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The Lost Novelist

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The Galleria Umberto I in Naples, after which John Horne Burns’s novel The Gallery was named
I love to analyze the grime of Boston which silts up my windowpanes, and to savor the gentle and rather hilarious tempo of her society. And though it might sound pretentious, I’m aiming at a synthesis of naturalism and anthropomorphic ethics in the American novel. I will if I can, and I think I can.

Although Burns had always criticized expat writers, after the Lucifer disaster he moved to Florence. He lived in a villa in the hills and every evening stood at the bar at the Excelsior Hotel, virtually the only night life in the war-impoverished city. He fought with the translator Francis Steegmuller, befriended the young novelist and translator William Weaver, acquired a younger, handsome lover named Sandro—but mainly he drank himself blind. Patricia Highsmith observed Burns drinking himself to death.

He also managed to write another novel, A Cry of Children, so bad that his American and English publishers considered turning it down. It is about another sophisticated Burns surrogate, this time a handsome concert pianist, and his slatternly girlfriend. When the book came out, it was universally panned. Brendan Gill said in The New Yorker that the dialogue was “of sequoian woodenness.” Commonweal remarked, “It all seems like a waste of time: Burns’s writing it, Harper’s publishing it, the reader’s reading it.” Although critics had overlooked his sexuality in earlier books now they zeroed in on “the slime of neuroticism, homosexuality, and assorted perversions.” I remember that if critics liked a book back then they wouldn’t mention its homosexuality; only failures were singled out for the stigma of queerness.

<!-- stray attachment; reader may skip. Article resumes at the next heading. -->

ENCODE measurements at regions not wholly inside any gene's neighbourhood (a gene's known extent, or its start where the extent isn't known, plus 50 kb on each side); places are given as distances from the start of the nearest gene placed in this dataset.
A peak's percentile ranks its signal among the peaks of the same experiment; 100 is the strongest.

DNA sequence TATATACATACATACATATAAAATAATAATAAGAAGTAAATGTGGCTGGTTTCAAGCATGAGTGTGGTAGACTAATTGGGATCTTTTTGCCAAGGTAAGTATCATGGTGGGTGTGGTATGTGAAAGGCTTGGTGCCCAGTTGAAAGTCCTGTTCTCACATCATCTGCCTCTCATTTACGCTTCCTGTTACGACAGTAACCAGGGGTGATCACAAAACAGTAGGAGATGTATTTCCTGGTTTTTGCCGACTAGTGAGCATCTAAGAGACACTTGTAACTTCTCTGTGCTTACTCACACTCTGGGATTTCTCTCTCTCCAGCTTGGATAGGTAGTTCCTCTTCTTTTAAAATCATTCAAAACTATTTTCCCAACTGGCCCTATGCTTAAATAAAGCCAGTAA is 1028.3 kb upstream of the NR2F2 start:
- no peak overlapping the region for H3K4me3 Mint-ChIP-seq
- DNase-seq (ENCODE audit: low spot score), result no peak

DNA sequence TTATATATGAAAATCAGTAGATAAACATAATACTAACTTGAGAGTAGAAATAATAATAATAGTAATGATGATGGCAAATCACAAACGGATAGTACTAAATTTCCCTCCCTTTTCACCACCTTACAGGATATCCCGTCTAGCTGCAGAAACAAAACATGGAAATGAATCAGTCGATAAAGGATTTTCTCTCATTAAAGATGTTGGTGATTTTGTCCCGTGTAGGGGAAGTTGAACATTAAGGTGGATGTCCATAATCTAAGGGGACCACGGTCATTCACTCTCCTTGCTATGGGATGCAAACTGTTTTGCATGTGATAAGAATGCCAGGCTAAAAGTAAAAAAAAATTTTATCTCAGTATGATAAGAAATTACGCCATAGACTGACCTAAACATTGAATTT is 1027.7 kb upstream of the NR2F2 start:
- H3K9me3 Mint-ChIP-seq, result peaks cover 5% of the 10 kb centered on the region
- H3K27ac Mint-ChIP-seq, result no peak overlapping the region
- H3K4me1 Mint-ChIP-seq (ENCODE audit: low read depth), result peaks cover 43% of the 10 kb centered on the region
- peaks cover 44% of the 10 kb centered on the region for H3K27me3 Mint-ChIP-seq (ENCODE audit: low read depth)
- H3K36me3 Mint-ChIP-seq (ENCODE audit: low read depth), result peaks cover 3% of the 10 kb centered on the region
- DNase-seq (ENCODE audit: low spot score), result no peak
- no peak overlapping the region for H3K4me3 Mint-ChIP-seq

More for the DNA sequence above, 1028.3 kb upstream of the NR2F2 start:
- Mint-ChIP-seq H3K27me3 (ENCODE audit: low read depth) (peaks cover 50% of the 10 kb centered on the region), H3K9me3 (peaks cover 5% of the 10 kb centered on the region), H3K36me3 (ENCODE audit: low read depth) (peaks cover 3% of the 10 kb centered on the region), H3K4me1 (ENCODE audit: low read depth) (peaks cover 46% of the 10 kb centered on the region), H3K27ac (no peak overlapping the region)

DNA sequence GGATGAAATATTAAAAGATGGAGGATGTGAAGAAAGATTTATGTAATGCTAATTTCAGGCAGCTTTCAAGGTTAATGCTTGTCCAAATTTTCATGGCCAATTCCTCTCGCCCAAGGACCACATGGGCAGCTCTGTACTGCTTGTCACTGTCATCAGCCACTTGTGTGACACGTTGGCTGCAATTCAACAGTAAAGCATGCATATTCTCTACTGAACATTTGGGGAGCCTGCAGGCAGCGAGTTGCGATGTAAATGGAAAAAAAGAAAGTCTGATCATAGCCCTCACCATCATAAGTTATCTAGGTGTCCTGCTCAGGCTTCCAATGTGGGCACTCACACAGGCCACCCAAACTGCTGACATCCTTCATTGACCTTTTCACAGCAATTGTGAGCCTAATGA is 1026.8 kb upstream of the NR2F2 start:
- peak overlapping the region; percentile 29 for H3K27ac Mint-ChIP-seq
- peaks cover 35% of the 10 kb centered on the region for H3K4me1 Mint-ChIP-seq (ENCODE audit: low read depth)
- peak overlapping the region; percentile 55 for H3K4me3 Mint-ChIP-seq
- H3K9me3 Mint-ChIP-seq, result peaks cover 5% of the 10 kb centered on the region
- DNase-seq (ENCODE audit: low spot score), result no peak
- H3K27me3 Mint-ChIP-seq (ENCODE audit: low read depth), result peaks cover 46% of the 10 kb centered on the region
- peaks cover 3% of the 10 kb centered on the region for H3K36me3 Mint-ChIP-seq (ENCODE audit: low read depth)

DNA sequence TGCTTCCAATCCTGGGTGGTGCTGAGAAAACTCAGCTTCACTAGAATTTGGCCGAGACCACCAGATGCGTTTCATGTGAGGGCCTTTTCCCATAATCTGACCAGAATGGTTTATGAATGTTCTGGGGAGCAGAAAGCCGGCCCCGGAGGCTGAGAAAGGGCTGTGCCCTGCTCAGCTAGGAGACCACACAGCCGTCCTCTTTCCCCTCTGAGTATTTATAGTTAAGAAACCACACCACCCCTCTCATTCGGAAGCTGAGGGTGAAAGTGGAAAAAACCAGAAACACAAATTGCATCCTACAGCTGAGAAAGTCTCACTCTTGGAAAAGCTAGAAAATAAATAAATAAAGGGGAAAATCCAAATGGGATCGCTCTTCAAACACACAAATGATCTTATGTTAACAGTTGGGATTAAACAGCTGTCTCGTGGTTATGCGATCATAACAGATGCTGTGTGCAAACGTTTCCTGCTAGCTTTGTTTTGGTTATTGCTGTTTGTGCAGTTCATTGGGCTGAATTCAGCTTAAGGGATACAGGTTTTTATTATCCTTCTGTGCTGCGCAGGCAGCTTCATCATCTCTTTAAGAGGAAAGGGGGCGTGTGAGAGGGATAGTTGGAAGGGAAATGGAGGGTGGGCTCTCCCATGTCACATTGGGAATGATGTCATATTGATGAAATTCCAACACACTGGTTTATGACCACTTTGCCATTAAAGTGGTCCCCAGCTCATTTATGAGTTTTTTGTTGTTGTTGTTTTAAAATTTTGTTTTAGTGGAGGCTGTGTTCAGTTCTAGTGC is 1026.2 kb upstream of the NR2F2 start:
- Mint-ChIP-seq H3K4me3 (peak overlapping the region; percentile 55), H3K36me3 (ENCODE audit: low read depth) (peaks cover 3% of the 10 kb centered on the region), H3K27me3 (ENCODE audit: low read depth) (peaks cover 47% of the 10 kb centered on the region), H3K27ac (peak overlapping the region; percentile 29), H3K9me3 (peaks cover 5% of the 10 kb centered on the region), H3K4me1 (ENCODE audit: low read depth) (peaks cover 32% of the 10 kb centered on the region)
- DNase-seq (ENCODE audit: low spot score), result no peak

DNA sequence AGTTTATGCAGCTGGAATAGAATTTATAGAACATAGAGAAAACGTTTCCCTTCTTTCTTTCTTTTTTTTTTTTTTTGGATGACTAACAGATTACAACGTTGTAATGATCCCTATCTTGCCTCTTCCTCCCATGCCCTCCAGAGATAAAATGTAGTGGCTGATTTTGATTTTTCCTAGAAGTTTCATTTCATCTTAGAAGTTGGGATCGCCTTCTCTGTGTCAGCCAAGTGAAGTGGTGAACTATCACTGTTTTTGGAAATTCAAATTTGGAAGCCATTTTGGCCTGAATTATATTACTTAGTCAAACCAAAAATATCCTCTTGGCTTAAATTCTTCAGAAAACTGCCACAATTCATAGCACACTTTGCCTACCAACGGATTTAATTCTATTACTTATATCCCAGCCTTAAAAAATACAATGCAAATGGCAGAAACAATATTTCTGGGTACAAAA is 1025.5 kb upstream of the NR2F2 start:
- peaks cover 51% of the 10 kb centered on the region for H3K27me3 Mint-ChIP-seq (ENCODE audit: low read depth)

Did Burns kill himself?

Despite the decades that have gone by, the lack of living witnesses, and the obscurity of his subject, Margolick has done a superb job researching this sad life. In the last weeks of his life, Burns went with his lover, Sandro Nencini, to Nencini’s family’s summer home south of Leghorn, in Marina de Cecina. It was, romantically enough, near the place where Shelley had drowned. On August 6, 1953, Burns went out sailing and got a terrible sunburn. He went to bed early but a few days later he was having seizures and had to be hospitalized. He was foaming at the mouth. He died on August 11, two months shy of thirty-seven. To have the body repatriated his family had to spend $950. At the funeral mass in Back Bay only four people attended.

When officials from the American consulate made an inventory of Burns’s belongings they found:

A tan leather Gladstone bag, worth $4.00. New shirts: $6.00. Worn ones: $3.00. Three pairs of pants—gray, flannel, gray denim, and blue denim: $6.50. A gray suit: $6.00. A gray tweed overcoat: $10.00. An Unda radio: $10.00. Eleven framed pictures: $5.00. Packages of typing and carbon paper: fifty cents apiece.

That was it. He had some more things of the sort. Not much.

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